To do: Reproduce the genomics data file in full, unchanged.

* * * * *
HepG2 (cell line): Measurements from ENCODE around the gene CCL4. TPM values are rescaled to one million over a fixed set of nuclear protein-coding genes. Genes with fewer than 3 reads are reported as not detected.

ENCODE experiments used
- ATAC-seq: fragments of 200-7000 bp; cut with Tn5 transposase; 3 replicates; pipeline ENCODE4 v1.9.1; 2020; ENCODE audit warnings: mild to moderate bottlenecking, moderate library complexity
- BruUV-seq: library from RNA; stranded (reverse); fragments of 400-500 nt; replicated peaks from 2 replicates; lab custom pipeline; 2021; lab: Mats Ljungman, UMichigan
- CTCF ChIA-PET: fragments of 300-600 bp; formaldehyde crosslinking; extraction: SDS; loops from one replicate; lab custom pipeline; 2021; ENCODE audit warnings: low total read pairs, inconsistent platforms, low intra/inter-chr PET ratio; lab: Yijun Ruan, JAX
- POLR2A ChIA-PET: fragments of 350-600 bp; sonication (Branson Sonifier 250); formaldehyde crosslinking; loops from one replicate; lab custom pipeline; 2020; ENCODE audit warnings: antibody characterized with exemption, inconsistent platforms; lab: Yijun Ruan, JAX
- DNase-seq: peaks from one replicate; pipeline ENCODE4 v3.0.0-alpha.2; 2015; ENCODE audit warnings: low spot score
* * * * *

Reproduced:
HepG2 (cell line): Measurements from ENCODE around the gene CCL4. TPM values are rescaled to one million over a fixed set of nuclear protein-coding genes. Genes with fewer than 3 reads are reported as not detected.

ENCODE experiments used
- ATAC-seq: fragments of 200-7000 bp; cut with Tn5 transposase; 3 replicates; pipeline ENCODE4 v1.9.1; 2020; ENCODE audit warnings: mild to moderate bottlenecking, moderate library complexity
- BruUV-seq: library from RNA; stranded (reverse); fragments of 400-500 nt; replicated peaks from 2 replicates; lab custom pipeline; 2021; lab: Mats Ljungman, UMichigan
- CTCF ChIA-PET: fragments of 300-600 bp; formaldehyde crosslinking; extraction: SDS; loops from one replicate; lab custom pipeline; 2021; ENCODE audit warnings: low total read pairs, inconsistent platforms, low intra/inter-chr PET ratio; lab: Yijun Ruan, JAX
- POLR2A ChIA-PET: fragments of 350-600 bp; sonication (Branson Sonifier 250); formaldehyde crosslinking; loops from one replicate; lab custom pipeline; 2020; ENCODE audit warnings: antibody characterized with exemption, inconsistent platforms; lab: Yijun Ruan, JAX
- DNase-seq: peaks from one replicate; pipeline ENCODE4 v3.0.0-alpha.2; 2015; ENCODE audit warnings: low spot score